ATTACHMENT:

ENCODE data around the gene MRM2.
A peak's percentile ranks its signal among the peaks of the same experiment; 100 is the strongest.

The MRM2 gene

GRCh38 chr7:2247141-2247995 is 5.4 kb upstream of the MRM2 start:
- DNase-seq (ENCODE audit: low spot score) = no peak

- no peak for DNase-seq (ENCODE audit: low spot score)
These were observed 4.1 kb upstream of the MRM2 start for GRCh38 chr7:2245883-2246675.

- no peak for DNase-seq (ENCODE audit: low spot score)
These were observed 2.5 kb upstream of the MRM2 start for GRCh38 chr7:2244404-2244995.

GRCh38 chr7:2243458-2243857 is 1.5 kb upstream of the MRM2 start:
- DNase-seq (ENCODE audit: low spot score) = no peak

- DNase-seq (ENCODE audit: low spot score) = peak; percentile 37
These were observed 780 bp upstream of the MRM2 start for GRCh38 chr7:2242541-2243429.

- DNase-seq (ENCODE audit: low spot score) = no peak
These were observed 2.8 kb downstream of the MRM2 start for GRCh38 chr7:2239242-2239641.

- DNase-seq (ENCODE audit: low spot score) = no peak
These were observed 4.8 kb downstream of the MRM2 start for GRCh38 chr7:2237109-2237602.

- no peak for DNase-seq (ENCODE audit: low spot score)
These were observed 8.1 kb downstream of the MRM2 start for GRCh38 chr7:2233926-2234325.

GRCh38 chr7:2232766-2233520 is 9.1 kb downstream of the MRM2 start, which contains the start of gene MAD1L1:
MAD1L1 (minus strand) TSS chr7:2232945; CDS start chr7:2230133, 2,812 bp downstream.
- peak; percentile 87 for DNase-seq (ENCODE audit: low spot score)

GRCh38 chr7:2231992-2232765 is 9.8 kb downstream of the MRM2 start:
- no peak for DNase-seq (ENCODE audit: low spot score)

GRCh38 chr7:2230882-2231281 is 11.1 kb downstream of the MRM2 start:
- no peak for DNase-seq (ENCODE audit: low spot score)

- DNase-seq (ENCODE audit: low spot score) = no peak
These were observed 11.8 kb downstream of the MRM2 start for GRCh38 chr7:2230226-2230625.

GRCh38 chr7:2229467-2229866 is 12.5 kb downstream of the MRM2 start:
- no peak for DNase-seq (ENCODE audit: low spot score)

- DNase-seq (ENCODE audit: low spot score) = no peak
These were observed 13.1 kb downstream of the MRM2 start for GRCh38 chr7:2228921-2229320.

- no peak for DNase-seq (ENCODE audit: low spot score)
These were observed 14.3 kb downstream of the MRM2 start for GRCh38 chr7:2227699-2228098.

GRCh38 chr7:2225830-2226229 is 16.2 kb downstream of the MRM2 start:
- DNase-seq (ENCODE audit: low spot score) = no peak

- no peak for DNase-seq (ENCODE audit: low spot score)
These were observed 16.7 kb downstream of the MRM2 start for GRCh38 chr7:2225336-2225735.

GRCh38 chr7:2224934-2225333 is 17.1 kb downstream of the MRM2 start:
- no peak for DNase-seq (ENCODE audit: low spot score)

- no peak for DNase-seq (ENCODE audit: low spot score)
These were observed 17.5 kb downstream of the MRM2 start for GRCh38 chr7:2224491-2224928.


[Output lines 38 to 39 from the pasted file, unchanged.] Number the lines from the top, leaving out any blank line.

These were observed 16.7 kb downstream of the MRM2 start for GRCh38 chr7:2225336-2225735.

GRCh38 chr7:2224934-2225333 is 17.1 kb downstream of the MRM2 start: